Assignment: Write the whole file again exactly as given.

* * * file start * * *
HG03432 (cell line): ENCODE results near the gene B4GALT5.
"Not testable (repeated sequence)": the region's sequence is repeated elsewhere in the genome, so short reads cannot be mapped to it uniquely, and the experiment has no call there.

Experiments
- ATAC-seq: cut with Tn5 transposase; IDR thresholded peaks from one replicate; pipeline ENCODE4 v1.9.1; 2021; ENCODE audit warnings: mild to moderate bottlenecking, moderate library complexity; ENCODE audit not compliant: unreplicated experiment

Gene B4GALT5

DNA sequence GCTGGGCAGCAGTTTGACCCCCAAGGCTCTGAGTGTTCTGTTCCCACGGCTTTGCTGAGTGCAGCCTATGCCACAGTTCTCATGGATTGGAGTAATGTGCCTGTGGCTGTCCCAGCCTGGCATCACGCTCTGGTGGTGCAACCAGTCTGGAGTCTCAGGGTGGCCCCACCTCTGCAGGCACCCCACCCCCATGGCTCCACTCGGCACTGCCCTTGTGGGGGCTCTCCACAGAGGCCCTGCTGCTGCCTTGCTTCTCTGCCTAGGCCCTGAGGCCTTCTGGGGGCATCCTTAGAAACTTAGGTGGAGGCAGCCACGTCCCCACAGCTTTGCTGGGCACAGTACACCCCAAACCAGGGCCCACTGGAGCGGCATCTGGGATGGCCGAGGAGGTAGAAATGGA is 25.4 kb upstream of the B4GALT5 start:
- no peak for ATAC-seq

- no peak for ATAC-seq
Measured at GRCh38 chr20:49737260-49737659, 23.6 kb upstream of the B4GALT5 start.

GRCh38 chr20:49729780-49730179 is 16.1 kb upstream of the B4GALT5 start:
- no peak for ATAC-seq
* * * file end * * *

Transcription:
HG03432 (cell line): ENCODE results near the gene B4GALT5.
"Not testable (repeated sequence)": the region's sequence is repeated elsewhere in the genome, so short reads cannot be mapped to it uniquely, and the experiment has no call there.

Experiments
- ATAC-seq: cut with Tn5 transposase; IDR thresholded peaks from one replicate; pipeline ENCODE4 v1.9.1; 2021; ENCODE audit warnings: mild to moderate bottlenecking, moderate library complexity; ENCODE audit not compliant: unreplicated experiment

Gene B4GALT5

DNA sequence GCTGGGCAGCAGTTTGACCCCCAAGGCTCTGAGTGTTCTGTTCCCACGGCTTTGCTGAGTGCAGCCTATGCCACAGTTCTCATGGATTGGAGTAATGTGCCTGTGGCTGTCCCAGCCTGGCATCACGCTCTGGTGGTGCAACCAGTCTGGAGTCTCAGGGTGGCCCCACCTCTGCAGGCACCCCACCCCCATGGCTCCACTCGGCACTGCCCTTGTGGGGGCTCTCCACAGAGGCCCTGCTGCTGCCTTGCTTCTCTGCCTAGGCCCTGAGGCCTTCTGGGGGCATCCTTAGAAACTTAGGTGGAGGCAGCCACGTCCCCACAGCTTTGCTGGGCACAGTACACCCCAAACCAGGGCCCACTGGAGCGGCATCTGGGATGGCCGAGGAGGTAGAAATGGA is 25.4 kb upstream of the B4GALT5 start:
- no peak for ATAC-seq

- no peak for ATAC-seq
Measured at GRCh38 chr20:49737260-49737659, 23.6 kb upstream of the B4GALT5 start.

GRCh38 chr20:49729780-49730179 is 16.1 kb upstream of the B4GALT5 start:
- no peak for ATAC-seq